Money stolen from 20,000 Tesco Bank customers in hack attack
Nearly 20,000 Tesco Bank customers have had money stolen from their accounts in what is thought to be the most serious hack on the UK banking sector in recent history.
The bank said it is working to refund all affected customers after money was fraudulently withdrawn from 20,000 of its 136,000 current accounts over the weekend. Meanwhile, suspicious activity was tracked across 40,000 of its customer accounts.
Online transactions have been temporarily frozen as part of emergency security measures.
A spokesman would not disclose the total amount that has been stolen from the accounts, adding that the incident is currently being treated as a "criminal investigation".
"Tesco Bank can confirm that, over the weekend, some of its customer current accounts have been subject to online criminal activity, in some cases resulting in money being withdrawn fraudulently," chief executive Benny Higgins said in a statement.
Mr Higgins said customers affected by the block will still be able to withdraw cash and use other services like chip and pin payments, while bill payments and direct debits "will continue as normal".
Mr Higgins issued an apology to customers and said the bank would refund customers as soon as possible.
"We can reassure customers that any financial loss as a result of this activity will be resolved fully by Tesco Bank. This afternoon we began the process of refunding all customer current accounts that have been subjected to online criminal activity and we expect this process to be completed by the end of tomorrow."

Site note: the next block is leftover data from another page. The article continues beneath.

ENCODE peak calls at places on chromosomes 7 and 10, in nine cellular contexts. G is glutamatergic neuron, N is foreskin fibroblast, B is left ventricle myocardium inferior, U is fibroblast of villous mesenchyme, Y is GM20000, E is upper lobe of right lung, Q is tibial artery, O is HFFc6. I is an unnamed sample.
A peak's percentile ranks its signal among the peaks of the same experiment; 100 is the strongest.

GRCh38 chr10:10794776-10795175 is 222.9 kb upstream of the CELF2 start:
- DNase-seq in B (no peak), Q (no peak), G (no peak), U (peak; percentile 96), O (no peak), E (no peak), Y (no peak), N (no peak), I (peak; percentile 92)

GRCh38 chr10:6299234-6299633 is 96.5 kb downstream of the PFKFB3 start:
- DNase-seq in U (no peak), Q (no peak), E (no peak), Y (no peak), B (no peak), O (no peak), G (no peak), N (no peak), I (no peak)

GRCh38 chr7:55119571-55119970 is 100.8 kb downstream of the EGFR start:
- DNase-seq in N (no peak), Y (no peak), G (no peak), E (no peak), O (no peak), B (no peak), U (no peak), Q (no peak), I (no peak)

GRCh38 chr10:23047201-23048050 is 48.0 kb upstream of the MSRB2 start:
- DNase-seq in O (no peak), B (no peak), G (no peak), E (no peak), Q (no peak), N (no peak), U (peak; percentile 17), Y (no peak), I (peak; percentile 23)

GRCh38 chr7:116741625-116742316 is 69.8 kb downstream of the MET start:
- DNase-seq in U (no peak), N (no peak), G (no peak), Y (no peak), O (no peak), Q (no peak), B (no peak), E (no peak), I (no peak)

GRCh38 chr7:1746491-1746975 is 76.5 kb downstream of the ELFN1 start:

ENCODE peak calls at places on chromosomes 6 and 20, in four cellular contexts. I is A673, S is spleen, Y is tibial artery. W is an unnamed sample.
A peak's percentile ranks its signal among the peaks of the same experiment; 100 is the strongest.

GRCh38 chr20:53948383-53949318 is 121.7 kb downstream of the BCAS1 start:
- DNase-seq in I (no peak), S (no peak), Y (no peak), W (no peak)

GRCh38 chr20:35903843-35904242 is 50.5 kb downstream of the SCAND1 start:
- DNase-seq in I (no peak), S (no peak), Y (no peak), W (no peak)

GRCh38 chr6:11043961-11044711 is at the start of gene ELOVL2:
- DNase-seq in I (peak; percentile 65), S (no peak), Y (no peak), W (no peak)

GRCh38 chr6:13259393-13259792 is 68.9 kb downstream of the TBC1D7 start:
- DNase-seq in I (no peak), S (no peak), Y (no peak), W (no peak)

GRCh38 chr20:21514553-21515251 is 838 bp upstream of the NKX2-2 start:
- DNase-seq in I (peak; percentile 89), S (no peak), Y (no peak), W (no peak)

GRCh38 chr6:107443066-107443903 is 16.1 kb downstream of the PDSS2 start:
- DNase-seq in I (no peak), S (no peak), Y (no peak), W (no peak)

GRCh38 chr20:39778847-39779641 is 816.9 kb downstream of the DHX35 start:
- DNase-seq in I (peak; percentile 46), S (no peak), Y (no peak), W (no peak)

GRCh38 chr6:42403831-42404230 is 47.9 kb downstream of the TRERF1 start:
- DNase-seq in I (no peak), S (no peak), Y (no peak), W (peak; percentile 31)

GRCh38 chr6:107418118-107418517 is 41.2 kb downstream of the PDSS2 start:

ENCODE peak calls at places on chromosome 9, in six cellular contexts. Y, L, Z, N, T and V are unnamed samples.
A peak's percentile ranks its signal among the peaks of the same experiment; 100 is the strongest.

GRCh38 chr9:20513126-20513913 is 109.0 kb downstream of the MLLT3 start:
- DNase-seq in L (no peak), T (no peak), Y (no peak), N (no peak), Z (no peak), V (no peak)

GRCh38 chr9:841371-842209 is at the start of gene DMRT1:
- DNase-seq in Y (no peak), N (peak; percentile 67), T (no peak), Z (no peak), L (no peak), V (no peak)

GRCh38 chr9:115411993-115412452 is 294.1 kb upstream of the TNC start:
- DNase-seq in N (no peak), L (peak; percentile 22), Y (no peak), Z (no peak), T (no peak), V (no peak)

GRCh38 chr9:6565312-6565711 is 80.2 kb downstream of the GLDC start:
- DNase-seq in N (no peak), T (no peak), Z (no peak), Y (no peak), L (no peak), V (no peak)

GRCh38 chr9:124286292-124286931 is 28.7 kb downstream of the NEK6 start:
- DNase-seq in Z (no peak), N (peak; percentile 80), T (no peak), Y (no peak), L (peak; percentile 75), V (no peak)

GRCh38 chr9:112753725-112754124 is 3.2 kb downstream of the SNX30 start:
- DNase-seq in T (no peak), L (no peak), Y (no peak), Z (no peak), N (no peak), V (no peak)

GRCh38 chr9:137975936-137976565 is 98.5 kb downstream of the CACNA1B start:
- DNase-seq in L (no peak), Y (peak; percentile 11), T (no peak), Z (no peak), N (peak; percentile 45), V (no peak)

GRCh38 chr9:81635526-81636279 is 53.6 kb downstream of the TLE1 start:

Ashley Winton, a data protection and privacy partner at law firm Paul Hastings, said the proportion of accounts affected by the hack makes it a "very significant breach," adding that the typical hack tends to impact around 5-10% of customer accounts.
Based on the account tallies provided by Tesco Bank, over 14% of customer accounts have been breached.
Peter Roe, of IT analyst firm TechMarketView, said: ' "This looks like the most serious, and certainly the most visible, of the various difficulties suffered by the UK banking sector in recent times. The number of accounts affected suggests that this is a systemic failure of security around Tesco's core database."
The bank is now working with authorities and regulators including the Financial Conduct and National Crime Agency to address the circumstances regarding the attack.
Meanwhile, Treasury Committee chairman and Tory MP Andrew Tyrie said he will be writing to Tesco's chief executive to find out what went wrong and what steps are being taken to reduce the likelihood of a similar hack happening again.
He said: "This is just the latest in a long list of failures and breaches of banking IT systems, exposing many thousands of customers to uncertainty and disruption."
Mr Tyrie added: "Making sure that banks improve their IT systems, and their resilience to cybercrime, is also a responsibility of regulators. We will raise this issue with them again shortly. We can't carry on like this."